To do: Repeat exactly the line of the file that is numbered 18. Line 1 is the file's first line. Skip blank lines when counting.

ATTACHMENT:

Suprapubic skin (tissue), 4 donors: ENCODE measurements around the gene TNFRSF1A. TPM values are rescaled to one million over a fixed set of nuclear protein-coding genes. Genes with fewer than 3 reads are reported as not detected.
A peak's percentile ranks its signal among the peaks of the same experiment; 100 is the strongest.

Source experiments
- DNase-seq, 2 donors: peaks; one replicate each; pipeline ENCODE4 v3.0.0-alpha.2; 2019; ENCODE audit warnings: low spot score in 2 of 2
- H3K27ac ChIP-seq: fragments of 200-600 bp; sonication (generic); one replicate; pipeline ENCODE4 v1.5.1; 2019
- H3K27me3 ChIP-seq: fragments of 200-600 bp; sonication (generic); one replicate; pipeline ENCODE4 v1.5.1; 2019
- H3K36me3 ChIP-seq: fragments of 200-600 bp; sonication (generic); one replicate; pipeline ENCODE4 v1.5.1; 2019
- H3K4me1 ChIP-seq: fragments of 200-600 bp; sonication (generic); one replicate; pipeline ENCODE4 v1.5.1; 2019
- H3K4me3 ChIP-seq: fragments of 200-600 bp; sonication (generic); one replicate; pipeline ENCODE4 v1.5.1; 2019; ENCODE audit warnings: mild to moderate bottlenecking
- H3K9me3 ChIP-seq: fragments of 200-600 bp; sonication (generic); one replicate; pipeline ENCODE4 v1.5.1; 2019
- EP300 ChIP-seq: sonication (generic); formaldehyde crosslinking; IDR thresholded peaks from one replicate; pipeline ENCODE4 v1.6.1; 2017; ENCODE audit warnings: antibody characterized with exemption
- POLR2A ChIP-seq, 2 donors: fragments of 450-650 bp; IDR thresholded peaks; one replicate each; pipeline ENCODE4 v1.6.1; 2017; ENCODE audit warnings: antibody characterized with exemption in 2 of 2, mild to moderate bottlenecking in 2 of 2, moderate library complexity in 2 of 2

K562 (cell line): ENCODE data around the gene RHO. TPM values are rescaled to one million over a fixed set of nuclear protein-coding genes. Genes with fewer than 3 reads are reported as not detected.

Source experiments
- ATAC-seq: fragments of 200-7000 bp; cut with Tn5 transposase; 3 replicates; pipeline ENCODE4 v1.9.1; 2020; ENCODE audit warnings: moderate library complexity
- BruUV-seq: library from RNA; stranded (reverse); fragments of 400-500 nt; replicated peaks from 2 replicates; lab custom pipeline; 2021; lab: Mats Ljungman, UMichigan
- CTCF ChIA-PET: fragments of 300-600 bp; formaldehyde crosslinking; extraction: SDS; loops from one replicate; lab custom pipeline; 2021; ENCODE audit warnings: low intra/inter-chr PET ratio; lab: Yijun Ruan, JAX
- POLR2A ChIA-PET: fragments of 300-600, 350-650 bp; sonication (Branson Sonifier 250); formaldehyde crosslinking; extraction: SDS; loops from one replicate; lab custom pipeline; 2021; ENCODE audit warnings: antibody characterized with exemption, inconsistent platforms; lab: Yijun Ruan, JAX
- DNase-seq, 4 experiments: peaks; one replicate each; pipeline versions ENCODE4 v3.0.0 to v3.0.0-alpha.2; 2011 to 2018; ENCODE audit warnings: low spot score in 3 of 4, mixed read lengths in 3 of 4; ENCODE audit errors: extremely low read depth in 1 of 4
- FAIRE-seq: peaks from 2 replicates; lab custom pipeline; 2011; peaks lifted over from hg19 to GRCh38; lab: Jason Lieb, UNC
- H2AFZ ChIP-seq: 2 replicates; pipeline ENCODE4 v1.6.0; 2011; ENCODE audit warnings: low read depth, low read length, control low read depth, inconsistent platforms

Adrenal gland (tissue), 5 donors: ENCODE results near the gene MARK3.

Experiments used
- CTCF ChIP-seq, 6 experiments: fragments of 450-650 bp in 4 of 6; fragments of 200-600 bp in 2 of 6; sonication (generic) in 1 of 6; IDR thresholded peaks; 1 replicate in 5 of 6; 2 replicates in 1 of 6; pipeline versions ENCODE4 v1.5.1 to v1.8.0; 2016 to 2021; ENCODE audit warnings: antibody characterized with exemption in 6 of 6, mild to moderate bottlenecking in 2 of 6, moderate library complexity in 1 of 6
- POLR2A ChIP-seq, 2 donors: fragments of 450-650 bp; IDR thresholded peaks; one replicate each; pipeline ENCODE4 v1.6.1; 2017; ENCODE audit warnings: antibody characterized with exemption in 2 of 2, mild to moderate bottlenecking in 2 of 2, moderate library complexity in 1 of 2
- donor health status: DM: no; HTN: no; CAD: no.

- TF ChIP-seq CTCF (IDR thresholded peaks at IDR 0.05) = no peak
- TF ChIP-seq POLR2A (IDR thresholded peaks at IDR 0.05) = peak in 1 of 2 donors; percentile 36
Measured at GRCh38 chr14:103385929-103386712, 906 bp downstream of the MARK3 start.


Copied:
- POLR2A ChIA-PET: fragments of 300-600, 350-650 bp; sonication (Branson Sonifier 250); formaldehyde crosslinking; extraction: SDS; loops from one replicate; lab custom pipeline; 2021; ENCODE audit warnings: antibody characterized with exemption, inconsistent platforms; lab: Yijun Ruan, JAX